Yuen Yuen Ang is a professor of political science with expertise in China. She is named an Andrew Carnegie Fellow by the Carnegie Corporation of New York for “high-caliber scholarship that applies fresh perspectives to the most pressing issues of our times.” Professor Ang studies economic and political development, with a focus on adaptation and innovation in the face of twenty-first century disruptions. On China, her research centers on governance, the politics of development, and China’s rising global role. She is the author of a multi-award winning book, How China Escaped the Poverty Trap, and a forthcoming (May 2020) book, China’s Gilded Age: the Paradox of Economic Boom & Vast Corruption. Apart from China, she has conducted field research in Cambodia, India, Malaysia, and Nigeria.
How China Escaped the Poverty Trap is the first book to apply the lens of complexity and systems thinking to explain China’s great transformation since 1978. More fundamentally, it challenges conventional linear models in the political economy of development. A recipient of the Peter Katzenstein Prize in Political Economy and the Viviana Zelizer Prize in Economic Sociology, the book is described by award committees as “game-changing” and “field-shifting.” Foreign Affairs named it “Best of Books 2017.” It was reviewed by senior analysts at the World Bank, Oxfam, China’s State Council (Premier’s Office), and in academic outlets across disciplines, from the Journal of Economic History, Journal of Economic Literature to The China Journal.
Committed to delivering balanced, research-based insights to a broad audience, Ang has spoken at over 100 venues and high-level dialogues around the world. This includes events at Asia Society, Bridgewater Associates, Center for Global Development, Council for Foreign Relations, DFID (UK Department of International Development), UNDP (United Nations Development Program), and World Bank. She has also consulted UN/UNDP and governments on innovation, inclusive development, China’s development and its Belt and Road Initiative (BRI).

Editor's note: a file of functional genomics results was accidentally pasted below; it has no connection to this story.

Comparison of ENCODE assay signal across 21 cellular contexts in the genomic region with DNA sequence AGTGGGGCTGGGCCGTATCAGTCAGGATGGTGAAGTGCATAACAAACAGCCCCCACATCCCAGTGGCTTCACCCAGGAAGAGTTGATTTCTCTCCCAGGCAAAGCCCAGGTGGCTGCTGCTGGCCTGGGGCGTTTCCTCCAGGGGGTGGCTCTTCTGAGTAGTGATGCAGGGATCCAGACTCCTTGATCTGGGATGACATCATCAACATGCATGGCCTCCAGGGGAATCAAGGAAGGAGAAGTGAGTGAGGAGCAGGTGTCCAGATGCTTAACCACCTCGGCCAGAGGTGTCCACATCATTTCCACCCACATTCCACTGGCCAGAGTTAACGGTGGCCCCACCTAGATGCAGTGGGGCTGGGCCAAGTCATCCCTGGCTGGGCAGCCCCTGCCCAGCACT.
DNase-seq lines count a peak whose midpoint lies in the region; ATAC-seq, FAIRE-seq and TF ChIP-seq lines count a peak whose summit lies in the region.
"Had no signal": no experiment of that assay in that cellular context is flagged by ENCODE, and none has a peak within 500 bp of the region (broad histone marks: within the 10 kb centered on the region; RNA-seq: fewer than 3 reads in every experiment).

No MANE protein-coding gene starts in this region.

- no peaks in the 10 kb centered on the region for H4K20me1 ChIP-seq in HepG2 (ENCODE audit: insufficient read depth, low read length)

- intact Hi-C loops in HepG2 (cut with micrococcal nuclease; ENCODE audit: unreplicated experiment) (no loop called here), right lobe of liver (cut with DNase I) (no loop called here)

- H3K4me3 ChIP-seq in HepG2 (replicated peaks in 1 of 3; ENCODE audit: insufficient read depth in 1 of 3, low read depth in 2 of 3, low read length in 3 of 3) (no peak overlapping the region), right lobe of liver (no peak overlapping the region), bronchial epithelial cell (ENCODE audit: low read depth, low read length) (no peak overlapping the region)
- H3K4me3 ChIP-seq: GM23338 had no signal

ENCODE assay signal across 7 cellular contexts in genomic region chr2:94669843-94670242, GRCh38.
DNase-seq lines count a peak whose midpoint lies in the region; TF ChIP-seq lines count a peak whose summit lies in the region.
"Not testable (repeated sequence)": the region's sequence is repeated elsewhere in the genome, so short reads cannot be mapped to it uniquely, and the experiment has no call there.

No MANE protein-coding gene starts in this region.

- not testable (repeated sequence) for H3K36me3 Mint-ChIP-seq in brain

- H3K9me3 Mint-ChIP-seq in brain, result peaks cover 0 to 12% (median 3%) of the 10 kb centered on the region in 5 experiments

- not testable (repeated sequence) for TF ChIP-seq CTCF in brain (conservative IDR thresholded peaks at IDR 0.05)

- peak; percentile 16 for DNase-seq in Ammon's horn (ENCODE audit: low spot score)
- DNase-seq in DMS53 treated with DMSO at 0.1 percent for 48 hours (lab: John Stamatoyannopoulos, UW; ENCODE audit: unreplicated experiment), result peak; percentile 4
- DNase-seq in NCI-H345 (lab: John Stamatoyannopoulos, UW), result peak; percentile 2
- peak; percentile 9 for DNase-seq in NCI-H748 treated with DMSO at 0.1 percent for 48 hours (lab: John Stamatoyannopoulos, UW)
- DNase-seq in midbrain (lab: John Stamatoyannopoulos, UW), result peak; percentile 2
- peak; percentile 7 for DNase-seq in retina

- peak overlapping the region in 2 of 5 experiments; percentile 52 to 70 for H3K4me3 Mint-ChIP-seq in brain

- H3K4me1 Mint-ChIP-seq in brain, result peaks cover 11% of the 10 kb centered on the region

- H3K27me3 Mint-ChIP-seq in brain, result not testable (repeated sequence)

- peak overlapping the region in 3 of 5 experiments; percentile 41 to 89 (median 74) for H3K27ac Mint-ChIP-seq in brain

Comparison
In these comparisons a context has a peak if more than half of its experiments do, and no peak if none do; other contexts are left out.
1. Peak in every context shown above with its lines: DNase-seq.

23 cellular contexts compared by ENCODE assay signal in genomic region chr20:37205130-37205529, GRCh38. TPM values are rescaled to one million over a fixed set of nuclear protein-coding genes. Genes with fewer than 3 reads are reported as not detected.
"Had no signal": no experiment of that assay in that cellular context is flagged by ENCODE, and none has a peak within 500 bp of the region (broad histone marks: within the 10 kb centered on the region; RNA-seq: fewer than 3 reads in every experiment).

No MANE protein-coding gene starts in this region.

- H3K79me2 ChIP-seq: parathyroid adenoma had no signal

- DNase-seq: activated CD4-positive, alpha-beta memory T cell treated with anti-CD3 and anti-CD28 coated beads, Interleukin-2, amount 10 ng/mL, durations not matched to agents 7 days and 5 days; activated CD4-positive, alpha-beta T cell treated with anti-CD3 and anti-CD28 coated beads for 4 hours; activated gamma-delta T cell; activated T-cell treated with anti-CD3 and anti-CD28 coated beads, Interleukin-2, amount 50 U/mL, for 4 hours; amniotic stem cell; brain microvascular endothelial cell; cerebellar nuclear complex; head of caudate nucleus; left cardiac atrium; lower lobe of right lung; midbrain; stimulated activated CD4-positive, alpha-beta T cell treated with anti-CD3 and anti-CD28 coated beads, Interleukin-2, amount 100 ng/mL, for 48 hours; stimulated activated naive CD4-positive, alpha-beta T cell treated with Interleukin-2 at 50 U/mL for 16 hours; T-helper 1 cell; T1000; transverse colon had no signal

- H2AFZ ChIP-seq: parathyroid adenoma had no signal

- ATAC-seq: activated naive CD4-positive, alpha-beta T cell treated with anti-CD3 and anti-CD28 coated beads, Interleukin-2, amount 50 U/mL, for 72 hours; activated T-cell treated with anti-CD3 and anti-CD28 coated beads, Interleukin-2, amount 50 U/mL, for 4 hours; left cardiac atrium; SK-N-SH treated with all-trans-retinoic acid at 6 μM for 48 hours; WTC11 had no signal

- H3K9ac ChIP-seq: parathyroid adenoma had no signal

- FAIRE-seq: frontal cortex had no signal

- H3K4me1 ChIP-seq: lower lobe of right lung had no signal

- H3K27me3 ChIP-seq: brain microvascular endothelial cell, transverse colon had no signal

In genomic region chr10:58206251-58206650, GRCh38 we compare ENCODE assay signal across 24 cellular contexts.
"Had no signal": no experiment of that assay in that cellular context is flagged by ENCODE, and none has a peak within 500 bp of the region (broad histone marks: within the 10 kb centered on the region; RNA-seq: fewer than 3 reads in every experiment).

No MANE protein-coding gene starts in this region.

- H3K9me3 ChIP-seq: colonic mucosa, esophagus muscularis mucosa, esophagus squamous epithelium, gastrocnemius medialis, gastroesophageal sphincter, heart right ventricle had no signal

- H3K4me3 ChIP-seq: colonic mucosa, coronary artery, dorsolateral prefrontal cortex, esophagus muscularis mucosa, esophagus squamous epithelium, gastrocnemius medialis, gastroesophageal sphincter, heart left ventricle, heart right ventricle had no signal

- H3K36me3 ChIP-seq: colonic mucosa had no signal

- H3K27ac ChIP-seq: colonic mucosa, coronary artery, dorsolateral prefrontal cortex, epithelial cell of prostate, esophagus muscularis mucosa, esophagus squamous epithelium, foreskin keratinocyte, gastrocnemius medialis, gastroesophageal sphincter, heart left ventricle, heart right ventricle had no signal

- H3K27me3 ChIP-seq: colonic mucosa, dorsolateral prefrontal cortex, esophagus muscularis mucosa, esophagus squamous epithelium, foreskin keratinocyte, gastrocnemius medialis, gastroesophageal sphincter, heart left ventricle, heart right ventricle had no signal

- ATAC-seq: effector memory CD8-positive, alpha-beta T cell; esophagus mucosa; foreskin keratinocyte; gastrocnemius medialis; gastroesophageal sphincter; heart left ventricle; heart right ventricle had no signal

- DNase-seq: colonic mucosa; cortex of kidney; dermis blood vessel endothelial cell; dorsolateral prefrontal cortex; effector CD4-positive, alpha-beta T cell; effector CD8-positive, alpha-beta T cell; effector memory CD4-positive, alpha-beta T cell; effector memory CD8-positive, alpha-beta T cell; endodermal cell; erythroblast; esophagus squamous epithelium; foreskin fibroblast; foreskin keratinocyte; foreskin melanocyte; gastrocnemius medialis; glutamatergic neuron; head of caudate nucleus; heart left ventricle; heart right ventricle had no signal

Apart from speaking and advising, Ang writes for Foreign Affairs, Project Syndicate, The Wall Street Journal, and other outlets. Foreign Affairs selected her essay “Autocracy with Chinese Characteristics” as among the Best of Print 2018. She was profiled in The New York Times (Chinese) and CGTN’s Visionaries (English). Her work is regularly mentioned or quoted by the media, including BBC, CNN, The New York Times, The Paper (pengpai), The Wall Street Journal, and outlets across Asia and Europe.
In academia, Ang actively supports multi-disciplinary publication platforms that can bridge relevance and rigor. She serves on the advisory board of Cambridge University Press’ Elements Series in the Politics of Development, and Global Perspectives, a new interdisciplinary journal addressing global issues.
In a book project supported by the Andrew Carnegie Fellowship, Ang investigates how new markets emerge in the absence of conducive, first-world conditions throughout the Global South. In Cambodia, China, India, and Nigeria, she studies how individuals under adverse circumstances creatively “use what you have” to kick-start entrepreneurship. She distinguishes these “market-building” strategies from subsequent, formal institutional changes required to sustain markets.
Ang’s second book, China’s Gilded Age, is focused on unbundling corruption. Whereas standard indices assign one bundled corruption score to each country, Ang offers a new indicator that measures the levels of different types of corruption across 15 countries: the Unbundled Corruption Index (UCI). Currently, she is working on an expanded UCI 2.0, in collaboration with Global Integrity (For more, see her review article here.)
A third thread of Ang’s research is the impact of China’s rise on the global order and on international development. Her essay on “Demystifying China’s Belt and Road” appears in Foreign Affairs. In 2020, she teaches a new course: China’s Rising Global Role.
A native of Singapore, Ang is a graduate of Colorado College and Stanford University. Before joining Michigan, she was on the faculty of Columbia University SIPA. Ang’s experience as a cultural nomad deeply shapes her work. She grew up in Singapore, received her higher education and works in the United States, specializes in China, did research in other parts of Asia and Africa, and travels around the globe. Despite being an cultural outsider wherever she goes, she has come to appreciate a simple fact: people everywhere are fundamentally the same.
“How the West (and Beijing) Got China Wrong,” Camden Conference, Feb 22-24, 2019.
“Beijing’s Real Achilles Heel: It’s Not the Slowing Economy,” Fiduciary Investors Symposium, Harvard University, 8 October 2019 (attended by some of world’s largest institutional investors).